Classical many body interacting systems are typically chaotic (nonzero Lyapunov exponents) and their microcanonical dynamics ensures that time averages and phase space averages are identical (ergodic hypothesis). In proximity to an integrable limit the long- or short-range properties of the network of nonintegrable action space perturbations define the finite time relaxation properties of the system towards Gibbs equilibrium. I will touch upon few analytical results including the KAM theorem, and review a number of computational studies which originate from the pioneering work of Enrico Fermi, John Pasta, Stanislaw Ulam and Mary Tsingou. I will then focus on short range networks which lead to a dynamical glass (DG), using a classical Josephson junction chain in the limit of large energy densities or small Josephson energies. Close to these limits the Josephson coupling between the superconducting grains induces a short-range nonintegrable network in the corresponding action space. I will introduce a set of quantitative measures which lead to the Lyapunov time TΛ, the ergodization time TE, and to a diffusion constant D. In the DG the system fragments into large patches of nonresonant ’integrable’ grains of size l separated by triplets of resonant chaotic patches, all surviving over large times. TE sets the time scale for chaotic dynamics in the triplets. Contrary, TE ≈ l2/D is the much larger time scale of slow diffusion of chaotic triplets. The DG is a generic feature of weakly non-integrable systems with a short range coupling network in action space, and expected to be related to nonergodic quantum metallic states of quantum many-body systems in proximity to a many-body localization phase.

Two-fluid phenomena in one-dimensional quantum liquids

21 June 2019 in 11:30

Anton Andreev

One-dimensional quantum liquids are commonly treated using the Luttinger liquid theory, which neglects elementary excitations with high energies. In this approximation, in addition to the number of particles, energy, and momentum the liquid possesses another conserved quantity - J, which may be interpreted as the difference between the numbers of right- and left- moving particles. Beyond the Luttinger liquid approximation J is no longer conserved, but its relaxation time is exponentially long at low temperatures. I will show that as a result, one-dimensional quantum liquids exhibit two-fluid behavior. In particular in a wide frequency interval they support two sound modes that are similar to the first and second sound in superfluid He.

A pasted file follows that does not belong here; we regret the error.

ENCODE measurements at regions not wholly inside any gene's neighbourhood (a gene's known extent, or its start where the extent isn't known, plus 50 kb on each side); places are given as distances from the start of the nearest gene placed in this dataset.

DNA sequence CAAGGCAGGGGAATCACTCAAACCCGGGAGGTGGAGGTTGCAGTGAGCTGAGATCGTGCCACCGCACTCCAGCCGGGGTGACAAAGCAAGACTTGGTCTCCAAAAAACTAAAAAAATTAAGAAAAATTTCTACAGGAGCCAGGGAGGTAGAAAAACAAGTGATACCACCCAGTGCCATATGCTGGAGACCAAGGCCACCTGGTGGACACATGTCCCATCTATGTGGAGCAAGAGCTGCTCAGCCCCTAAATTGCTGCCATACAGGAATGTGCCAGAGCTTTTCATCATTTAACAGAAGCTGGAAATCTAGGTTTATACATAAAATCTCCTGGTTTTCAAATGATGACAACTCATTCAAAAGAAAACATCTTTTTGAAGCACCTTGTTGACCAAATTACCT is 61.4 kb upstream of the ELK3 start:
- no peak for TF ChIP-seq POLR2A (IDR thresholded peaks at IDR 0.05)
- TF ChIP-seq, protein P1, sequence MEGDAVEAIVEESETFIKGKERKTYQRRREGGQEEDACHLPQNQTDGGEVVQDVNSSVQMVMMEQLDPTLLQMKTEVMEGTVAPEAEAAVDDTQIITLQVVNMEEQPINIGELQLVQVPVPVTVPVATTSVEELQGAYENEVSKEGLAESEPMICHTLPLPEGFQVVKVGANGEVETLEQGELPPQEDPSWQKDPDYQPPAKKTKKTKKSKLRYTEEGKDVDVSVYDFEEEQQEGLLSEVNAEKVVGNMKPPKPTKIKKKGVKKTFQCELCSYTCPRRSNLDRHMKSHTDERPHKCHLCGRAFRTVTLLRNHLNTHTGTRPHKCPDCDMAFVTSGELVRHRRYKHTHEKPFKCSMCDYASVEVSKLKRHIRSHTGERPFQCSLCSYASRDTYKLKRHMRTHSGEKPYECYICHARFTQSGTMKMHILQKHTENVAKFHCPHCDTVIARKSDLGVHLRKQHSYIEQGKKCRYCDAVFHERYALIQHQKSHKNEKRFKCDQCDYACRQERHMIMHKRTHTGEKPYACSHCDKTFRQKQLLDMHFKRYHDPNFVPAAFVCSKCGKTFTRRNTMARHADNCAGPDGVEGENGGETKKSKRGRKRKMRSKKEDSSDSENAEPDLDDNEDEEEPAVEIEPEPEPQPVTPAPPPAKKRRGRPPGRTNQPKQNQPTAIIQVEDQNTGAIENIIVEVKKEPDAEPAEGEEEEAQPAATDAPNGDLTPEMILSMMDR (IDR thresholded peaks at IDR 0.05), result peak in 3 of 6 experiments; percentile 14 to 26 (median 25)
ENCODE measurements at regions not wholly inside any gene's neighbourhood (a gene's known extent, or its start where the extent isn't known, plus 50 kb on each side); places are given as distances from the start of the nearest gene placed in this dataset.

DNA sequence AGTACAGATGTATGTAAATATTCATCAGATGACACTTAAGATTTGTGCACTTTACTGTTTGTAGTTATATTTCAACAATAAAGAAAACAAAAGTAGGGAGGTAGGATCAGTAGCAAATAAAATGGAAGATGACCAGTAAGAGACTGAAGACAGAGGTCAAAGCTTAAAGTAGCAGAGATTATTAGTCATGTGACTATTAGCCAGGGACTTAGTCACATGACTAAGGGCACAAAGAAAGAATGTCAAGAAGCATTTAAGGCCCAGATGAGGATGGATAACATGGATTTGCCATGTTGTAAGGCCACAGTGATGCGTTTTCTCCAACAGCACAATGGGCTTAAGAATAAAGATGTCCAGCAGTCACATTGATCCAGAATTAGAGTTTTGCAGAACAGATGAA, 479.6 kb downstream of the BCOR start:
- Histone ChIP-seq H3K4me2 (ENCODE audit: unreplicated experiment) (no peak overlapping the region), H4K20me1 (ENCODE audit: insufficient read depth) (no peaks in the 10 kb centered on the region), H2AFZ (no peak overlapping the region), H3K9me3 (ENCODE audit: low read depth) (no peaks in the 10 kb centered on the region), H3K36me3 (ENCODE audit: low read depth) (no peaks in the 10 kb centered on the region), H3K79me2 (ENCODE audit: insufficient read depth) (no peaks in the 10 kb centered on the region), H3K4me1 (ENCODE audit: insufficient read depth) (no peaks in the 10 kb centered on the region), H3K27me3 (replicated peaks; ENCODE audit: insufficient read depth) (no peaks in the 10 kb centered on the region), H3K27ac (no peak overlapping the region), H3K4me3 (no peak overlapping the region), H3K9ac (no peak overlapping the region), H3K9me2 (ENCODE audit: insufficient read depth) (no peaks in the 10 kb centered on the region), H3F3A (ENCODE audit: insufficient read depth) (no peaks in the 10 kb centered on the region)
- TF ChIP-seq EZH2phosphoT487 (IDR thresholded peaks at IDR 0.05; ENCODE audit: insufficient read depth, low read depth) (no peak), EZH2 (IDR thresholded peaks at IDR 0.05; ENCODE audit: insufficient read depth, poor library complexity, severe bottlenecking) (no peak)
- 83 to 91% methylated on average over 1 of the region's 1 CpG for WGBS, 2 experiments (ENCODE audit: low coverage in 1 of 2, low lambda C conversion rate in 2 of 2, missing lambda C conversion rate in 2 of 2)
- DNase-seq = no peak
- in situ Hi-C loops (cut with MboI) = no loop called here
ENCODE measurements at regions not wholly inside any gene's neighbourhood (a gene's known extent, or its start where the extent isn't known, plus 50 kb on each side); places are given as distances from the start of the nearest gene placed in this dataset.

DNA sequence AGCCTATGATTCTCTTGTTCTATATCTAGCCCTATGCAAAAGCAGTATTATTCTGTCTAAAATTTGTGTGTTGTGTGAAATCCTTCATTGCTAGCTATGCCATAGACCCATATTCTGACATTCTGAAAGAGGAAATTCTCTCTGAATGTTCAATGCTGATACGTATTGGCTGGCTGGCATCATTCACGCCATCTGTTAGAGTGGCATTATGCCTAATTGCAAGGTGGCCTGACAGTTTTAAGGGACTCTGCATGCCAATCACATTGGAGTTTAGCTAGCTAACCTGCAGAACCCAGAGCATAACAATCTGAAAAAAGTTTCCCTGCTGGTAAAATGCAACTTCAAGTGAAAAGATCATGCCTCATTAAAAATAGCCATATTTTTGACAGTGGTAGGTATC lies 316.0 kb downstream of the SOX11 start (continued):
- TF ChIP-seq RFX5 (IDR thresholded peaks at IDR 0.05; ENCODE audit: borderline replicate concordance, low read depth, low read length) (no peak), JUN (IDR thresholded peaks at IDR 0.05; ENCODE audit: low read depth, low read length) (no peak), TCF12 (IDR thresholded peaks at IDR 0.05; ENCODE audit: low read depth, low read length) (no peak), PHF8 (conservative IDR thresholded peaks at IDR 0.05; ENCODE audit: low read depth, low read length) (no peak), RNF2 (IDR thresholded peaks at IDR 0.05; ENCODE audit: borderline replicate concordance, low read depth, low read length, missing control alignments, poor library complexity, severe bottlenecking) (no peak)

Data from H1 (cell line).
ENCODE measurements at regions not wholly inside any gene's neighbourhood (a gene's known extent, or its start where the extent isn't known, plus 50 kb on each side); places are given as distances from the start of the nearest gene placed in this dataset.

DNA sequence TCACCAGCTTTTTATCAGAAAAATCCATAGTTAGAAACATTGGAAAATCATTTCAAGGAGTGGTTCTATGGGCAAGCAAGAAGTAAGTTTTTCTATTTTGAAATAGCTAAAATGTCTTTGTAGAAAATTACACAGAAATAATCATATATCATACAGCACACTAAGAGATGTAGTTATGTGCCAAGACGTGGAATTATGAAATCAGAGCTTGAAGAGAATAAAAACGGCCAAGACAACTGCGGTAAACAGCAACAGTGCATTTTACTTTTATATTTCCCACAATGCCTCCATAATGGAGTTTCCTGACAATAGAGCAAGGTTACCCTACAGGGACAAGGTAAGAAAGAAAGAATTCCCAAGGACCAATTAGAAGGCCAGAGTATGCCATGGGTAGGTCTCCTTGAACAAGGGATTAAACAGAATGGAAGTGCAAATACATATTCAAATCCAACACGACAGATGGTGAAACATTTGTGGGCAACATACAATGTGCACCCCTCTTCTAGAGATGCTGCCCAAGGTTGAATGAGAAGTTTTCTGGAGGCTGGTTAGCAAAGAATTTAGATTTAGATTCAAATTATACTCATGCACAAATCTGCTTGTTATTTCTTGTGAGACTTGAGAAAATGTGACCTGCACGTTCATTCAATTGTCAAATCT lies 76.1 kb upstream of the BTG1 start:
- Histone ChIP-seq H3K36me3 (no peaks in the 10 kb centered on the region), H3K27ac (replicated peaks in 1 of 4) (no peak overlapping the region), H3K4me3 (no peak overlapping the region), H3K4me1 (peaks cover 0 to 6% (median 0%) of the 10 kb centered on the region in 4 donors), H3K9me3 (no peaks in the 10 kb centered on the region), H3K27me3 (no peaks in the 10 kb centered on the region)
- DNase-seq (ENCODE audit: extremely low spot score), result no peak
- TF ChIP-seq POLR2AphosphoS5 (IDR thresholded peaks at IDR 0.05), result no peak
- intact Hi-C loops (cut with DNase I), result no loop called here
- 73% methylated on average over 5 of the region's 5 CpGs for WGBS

Minimal excitations states: From time resolved single particle fermionic states for Electron Quantum Optics to Digital communication and music.

24 May 2019 in 11:30

D. Christian Glattli (Nanoelectronics Group, Service de Physique de l’Etat Condensé, CEA Saclay, France)

In the 90’s, an impressive series of works by theoreticians from the Landau Institute on electrons shot noise in quantum conductors [1] and on the statistics of transfer of electrons [2] has leaded to the emergence of the beautiful concept of minimal excitation states [3-5]. These minimal excitation states can be generated by applying voltage pulses on the contact of a conductor to inject short single electron pulses. These states show minimal noise and provide a convenient and clean single electron source for electron optics whose aim is to perform quantum optics tasks with electrons instead of photons. The minimal excitations states, now called levitons, have been produced in recent experiments [6] and have triggered a large number of theoretical works. They have enabled Hong Ou Mandel like experiments [6] with electrons and single electron quantum Tomography [7]. Extension to fractionally charged anyons is possible.